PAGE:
Specific Type: Wooden, Figure-L
Philadelphia Toboggan Company. The very name is revered among the coaster faithful. Its mention evokes vivid images of airtime and delicious fun. The coasters were varied. PTC was THE coaster company of the 10s, 20s, 30s, 40s, and on into the 70s. It all started with one of the most innovative men to ever design a coaster. John A. Miller, he invented the modern coaster as we know it today. One of his top lieutenant was a man by the name of Herbert Schmeck, a name that is virtually synonymous with the Wildcat coaster. One of his top deputies who supervised the construction of so many of his coasters was an airtime genius whose name was John Allen. John Allen was the last of the great wooden designers who reigned at the head of design for the most prestigious company to ever build a coaster. It is at the end of John Allen's tenure is where we start with the true purpose of this article.
Great American Scream Machine. The name itself evokes an image of a grand white coaster. A powerful symbol of grace, beauty, and muscle. It was the second to last creation of the legendary John Allen. Great American Scream Machine was built in the same Style that John Allen has come to be known for. With few exceptions (Mr. Twister at Elitch Gardens) his designs are fairly straight-forward out-and-back designs. Great American Scream Machine has often be dubbed as the epitome of the "great white coaster." In its picturesque setting across and alongside the far side of a lake and its grand white structure with blue running boards and red railings lined with lights it is one of the most impressive coasters in the world through its shear beauty and grace. Great American Scream Machine is quite obviously beautiful, however, the question lies, how is it to ride. In a word, brilliant. The ride has been rough at times. However, with fairly consistent retracking by Six Flags management the coaster has prospered and the airtime is bountiful and delicious. It is a well-rounded coaster, beautiful in all aspects.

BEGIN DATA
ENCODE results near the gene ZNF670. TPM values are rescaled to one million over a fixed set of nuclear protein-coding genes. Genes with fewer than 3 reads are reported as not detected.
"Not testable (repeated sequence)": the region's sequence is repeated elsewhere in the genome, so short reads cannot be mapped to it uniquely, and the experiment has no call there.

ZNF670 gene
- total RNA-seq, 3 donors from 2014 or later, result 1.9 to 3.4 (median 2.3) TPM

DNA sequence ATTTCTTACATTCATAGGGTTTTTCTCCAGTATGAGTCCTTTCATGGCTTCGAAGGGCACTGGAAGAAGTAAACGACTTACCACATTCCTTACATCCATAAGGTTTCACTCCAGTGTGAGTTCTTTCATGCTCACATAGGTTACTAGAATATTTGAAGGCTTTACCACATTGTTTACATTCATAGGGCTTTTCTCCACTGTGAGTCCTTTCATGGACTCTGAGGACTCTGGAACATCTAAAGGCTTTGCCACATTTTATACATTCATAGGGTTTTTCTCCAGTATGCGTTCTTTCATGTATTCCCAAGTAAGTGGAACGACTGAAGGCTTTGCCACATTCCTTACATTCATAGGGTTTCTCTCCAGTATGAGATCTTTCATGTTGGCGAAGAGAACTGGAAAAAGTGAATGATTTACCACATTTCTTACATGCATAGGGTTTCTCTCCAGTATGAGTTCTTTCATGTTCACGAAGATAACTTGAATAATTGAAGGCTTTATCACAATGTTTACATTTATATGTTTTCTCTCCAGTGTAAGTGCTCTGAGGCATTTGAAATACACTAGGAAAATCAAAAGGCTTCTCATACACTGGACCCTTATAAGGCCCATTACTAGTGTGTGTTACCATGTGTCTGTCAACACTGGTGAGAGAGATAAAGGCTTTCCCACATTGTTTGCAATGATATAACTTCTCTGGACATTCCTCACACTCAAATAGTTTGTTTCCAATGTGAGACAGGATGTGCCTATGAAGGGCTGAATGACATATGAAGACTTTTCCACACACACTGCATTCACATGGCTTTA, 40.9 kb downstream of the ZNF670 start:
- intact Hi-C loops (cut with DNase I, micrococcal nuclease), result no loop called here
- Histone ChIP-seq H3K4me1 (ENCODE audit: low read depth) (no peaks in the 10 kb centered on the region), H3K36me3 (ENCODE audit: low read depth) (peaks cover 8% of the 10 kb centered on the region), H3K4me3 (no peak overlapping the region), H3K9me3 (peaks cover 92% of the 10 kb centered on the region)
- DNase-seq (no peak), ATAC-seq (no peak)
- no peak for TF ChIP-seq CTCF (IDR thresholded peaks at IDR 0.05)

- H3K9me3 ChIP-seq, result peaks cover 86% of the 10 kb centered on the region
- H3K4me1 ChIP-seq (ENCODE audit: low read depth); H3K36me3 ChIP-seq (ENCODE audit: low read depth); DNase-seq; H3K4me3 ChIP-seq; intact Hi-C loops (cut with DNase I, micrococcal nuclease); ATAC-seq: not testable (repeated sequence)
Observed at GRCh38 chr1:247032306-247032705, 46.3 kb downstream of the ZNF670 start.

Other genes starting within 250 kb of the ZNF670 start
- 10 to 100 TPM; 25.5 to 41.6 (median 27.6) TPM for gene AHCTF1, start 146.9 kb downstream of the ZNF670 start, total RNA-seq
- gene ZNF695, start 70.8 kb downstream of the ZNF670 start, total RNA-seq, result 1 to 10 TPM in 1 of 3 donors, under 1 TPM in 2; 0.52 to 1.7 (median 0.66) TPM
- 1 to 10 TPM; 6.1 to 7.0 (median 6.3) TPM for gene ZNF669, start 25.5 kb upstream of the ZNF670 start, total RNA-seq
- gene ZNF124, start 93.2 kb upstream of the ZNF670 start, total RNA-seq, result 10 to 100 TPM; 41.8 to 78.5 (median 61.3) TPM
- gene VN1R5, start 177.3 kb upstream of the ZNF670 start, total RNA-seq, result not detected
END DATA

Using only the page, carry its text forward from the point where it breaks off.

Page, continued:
The Entrance to the coaster lies in Cotton States section of the park. You enter beneath a sign bearing the grand logo of the ride. A path winds down into a blue roofed, white trellised structure which holds a cattle pen queue. Upon passing this section a small ramp takes the rider down to the station where the train is boarded and exited. After the loading, the train exits the station into a roughly ninety degree turn to the right. On the left side of the turn is a piece of track that can slide in and allow the train to be rolled off into a single shed long enough to accommodate two trains, though both are typically running if at all possible. The coaster then climbs its 105 foot lift over the lake. Upon cresting the lift the coaster careens down a vertical drop of roughly 96 feet whereupon it pulls up an 85 foot hill and makes a ninety degree right turn, during which is provides a breathtaking view of the Chattahoochee River close in to the larboard and the lake and park to the starboard. The coaster then plunges back down 80 feet and up a 40 foot hill and then down a 32 foot dip and across a 20 foot hop and into the 180 degree turnaround about 45 feet above. After the turnaround comes another 45 foot elevation change over a quick 40 foot hop and then a skip across a 15 foot bump. It then enters the third 120 degree turn that takes it back across the lake and over to more bunny hops and then up a third and final hop that ends with a quick dip beneath a covered brake section where the train is promptly SLAMMED to a stop and then let to roll around a 120 degree turn to the right and into another set of wheeled brakes where the train is sometimes held to wait for another in presently occupying the station. As the coaster ends the passengers exit to the right and up a ramp that allows for some excellent unobstructed pictures of the lift and first turnaround. This path then goes over the brakes and exits onto the main path back in the Cotton States.
As a side note. The LOQ entrance is one and the same as the exit. Guests enter through the exit and show their bot to the op on that side. (He/she may come and check or may not in which case there is really no policing and as long as you have a bot with you they will assume that you were registered for the ride.) For the 25th anniversary of the ride in 1998 the trains were turned around backwards for the entire season. This was supposedly to be done with one of the trains for the 30th anniversary in 2003, but it was never implemented. Though the coaster was re-tracked for the 30th anniversary and completely repainted for the 2004 season.
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